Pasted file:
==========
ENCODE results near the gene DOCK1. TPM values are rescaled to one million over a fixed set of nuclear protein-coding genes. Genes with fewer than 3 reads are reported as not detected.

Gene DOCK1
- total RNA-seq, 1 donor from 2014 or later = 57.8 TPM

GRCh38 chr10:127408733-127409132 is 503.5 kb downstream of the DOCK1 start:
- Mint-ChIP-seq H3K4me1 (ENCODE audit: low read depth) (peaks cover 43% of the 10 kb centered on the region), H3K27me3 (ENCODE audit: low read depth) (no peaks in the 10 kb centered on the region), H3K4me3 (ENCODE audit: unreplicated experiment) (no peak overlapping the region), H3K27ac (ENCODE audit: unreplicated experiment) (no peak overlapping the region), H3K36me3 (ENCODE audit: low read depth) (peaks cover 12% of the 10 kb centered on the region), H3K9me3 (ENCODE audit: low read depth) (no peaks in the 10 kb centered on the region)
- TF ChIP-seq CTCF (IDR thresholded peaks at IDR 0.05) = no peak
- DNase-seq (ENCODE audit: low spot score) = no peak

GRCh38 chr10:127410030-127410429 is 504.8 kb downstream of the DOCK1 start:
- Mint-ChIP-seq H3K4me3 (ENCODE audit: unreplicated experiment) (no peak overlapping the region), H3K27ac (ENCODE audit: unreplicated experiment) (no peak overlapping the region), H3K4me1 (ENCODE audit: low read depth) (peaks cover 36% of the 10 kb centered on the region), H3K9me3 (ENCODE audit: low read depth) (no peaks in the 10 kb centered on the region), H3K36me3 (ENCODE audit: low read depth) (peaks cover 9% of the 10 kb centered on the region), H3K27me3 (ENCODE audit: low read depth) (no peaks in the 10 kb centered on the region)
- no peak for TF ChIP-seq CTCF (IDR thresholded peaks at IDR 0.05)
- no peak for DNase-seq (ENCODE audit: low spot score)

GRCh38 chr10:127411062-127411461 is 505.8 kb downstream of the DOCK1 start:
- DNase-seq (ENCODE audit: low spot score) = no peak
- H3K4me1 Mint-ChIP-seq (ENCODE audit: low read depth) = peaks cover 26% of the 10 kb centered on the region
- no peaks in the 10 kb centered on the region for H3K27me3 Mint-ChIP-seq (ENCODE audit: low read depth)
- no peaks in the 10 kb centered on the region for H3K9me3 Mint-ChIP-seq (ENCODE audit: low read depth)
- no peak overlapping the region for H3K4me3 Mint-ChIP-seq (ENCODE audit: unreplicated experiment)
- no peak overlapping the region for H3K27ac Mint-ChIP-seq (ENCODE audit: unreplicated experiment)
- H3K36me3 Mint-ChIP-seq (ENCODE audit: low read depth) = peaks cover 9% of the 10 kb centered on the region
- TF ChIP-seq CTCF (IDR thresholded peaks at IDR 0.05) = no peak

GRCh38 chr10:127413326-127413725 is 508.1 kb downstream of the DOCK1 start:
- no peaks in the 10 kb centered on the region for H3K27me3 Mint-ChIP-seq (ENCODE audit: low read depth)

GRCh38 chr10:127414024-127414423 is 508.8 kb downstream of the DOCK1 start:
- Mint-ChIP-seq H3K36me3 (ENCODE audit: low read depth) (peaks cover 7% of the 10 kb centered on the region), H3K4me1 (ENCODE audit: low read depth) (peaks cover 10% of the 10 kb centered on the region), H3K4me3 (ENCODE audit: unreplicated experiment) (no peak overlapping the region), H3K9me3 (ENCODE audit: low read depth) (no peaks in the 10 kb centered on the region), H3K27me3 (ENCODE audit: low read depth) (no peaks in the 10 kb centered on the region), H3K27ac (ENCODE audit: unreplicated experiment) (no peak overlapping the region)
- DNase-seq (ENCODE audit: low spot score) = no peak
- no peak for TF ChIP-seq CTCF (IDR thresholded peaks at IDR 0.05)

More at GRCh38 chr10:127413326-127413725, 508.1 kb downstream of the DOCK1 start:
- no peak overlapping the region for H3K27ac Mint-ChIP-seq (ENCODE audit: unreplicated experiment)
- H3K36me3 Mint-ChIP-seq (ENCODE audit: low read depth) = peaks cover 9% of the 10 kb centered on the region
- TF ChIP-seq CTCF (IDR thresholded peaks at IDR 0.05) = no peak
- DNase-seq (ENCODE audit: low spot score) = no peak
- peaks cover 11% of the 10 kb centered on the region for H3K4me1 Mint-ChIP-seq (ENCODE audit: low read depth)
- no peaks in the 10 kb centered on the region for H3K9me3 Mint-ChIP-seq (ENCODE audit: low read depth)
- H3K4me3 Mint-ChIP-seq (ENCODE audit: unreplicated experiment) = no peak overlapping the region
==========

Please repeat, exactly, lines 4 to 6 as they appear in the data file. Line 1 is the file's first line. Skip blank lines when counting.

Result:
GRCh38 chr10:127408733-127409132 is 503.5 kb downstream of the DOCK1 start:
- Mint-ChIP-seq H3K4me1 (ENCODE audit: low read depth) (peaks cover 43% of the 10 kb centered on the region), H3K27me3 (ENCODE audit: low read depth) (no peaks in the 10 kb centered on the region), H3K4me3 (ENCODE audit: unreplicated experiment) (no peak overlapping the region), H3K27ac (ENCODE audit: unreplicated experiment) (no peak overlapping the region), H3K36me3 (ENCODE audit: low read depth) (peaks cover 12% of the 10 kb centered on the region), H3K9me3 (ENCODE audit: low read depth) (no peaks in the 10 kb centered on the region)
- TF ChIP-seq CTCF (IDR thresholded peaks at IDR 0.05) = no peak